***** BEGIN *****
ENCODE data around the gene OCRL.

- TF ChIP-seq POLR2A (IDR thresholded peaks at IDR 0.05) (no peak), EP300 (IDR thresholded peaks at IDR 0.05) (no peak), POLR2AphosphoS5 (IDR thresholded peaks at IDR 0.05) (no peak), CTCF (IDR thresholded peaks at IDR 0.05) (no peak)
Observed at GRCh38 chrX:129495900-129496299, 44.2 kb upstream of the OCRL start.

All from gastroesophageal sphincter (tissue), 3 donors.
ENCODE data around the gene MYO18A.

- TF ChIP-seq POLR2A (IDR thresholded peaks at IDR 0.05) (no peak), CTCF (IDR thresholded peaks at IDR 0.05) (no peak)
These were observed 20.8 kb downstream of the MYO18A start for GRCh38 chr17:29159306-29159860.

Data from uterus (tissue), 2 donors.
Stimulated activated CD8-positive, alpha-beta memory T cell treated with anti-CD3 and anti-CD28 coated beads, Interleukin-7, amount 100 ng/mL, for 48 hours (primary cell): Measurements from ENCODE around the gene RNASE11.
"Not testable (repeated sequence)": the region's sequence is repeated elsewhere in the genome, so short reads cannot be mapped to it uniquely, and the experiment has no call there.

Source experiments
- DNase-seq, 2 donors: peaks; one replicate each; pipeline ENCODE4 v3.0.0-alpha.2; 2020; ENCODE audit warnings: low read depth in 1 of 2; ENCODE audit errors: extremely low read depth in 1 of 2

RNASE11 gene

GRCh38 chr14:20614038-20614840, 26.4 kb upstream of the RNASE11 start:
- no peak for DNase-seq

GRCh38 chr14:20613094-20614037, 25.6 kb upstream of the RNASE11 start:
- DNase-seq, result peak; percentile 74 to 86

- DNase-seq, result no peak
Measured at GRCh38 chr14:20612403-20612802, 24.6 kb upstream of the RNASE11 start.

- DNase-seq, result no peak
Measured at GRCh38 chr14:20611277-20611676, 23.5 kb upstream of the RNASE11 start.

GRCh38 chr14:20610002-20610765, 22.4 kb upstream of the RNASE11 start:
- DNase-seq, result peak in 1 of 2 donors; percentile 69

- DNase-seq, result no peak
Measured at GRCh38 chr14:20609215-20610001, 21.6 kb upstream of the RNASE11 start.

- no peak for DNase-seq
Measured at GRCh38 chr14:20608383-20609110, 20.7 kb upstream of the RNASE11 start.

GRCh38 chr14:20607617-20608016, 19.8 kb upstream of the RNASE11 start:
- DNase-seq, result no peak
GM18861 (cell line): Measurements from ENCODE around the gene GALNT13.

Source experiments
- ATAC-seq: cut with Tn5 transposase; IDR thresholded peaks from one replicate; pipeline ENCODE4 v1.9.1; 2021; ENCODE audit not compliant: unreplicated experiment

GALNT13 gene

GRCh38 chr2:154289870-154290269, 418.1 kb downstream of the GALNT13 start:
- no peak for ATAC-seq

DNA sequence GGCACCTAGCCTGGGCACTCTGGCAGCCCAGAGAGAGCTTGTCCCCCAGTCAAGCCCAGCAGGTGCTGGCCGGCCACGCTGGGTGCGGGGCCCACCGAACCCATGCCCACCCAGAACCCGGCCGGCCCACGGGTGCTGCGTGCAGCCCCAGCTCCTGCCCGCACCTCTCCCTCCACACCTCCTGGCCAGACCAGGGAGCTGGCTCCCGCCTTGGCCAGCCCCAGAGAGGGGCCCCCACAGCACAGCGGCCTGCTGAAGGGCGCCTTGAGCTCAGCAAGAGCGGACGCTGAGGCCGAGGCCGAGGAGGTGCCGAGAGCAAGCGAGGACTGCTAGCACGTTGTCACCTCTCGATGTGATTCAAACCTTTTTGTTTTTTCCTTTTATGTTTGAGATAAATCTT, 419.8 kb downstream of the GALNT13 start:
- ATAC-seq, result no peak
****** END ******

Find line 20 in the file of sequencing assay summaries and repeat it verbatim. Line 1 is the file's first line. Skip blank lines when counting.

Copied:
- DNase-seq, result no peak